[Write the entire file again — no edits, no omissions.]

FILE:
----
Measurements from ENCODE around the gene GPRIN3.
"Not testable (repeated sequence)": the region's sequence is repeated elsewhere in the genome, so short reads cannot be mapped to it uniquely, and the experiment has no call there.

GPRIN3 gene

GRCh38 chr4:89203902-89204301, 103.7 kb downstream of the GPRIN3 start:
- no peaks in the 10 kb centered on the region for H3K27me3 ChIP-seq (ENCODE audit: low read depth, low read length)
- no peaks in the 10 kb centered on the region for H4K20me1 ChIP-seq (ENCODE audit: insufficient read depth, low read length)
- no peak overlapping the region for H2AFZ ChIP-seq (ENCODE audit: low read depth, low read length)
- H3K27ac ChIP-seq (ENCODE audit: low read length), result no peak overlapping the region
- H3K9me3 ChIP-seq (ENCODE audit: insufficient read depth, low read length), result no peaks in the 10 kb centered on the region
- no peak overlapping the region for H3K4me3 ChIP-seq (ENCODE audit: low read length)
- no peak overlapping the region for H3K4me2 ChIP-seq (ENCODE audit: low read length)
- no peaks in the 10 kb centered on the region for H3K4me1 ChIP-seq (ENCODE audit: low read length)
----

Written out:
Measurements from ENCODE around the gene GPRIN3.
"Not testable (repeated sequence)": the region's sequence is repeated elsewhere in the genome, so short reads cannot be mapped to it uniquely, and the experiment has no call there.

GPRIN3 gene

GRCh38 chr4:89203902-89204301, 103.7 kb downstream of the GPRIN3 start:
- no peaks in the 10 kb centered on the region for H3K27me3 ChIP-seq (ENCODE audit: low read depth, low read length)
- no peaks in the 10 kb centered on the region for H4K20me1 ChIP-seq (ENCODE audit: insufficient read depth, low read length)
- no peak overlapping the region for H2AFZ ChIP-seq (ENCODE audit: low read depth, low read length)
- H3K27ac ChIP-seq (ENCODE audit: low read length), result no peak overlapping the region
- H3K9me3 ChIP-seq (ENCODE audit: insufficient read depth, low read length), result no peaks in the 10 kb centered on the region
- no peak overlapping the region for H3K4me3 ChIP-seq (ENCODE audit: low read length)
- no peak overlapping the region for H3K4me2 ChIP-seq (ENCODE audit: low read length)
- no peaks in the 10 kb centered on the region for H3K4me1 ChIP-seq (ENCODE audit: low read length)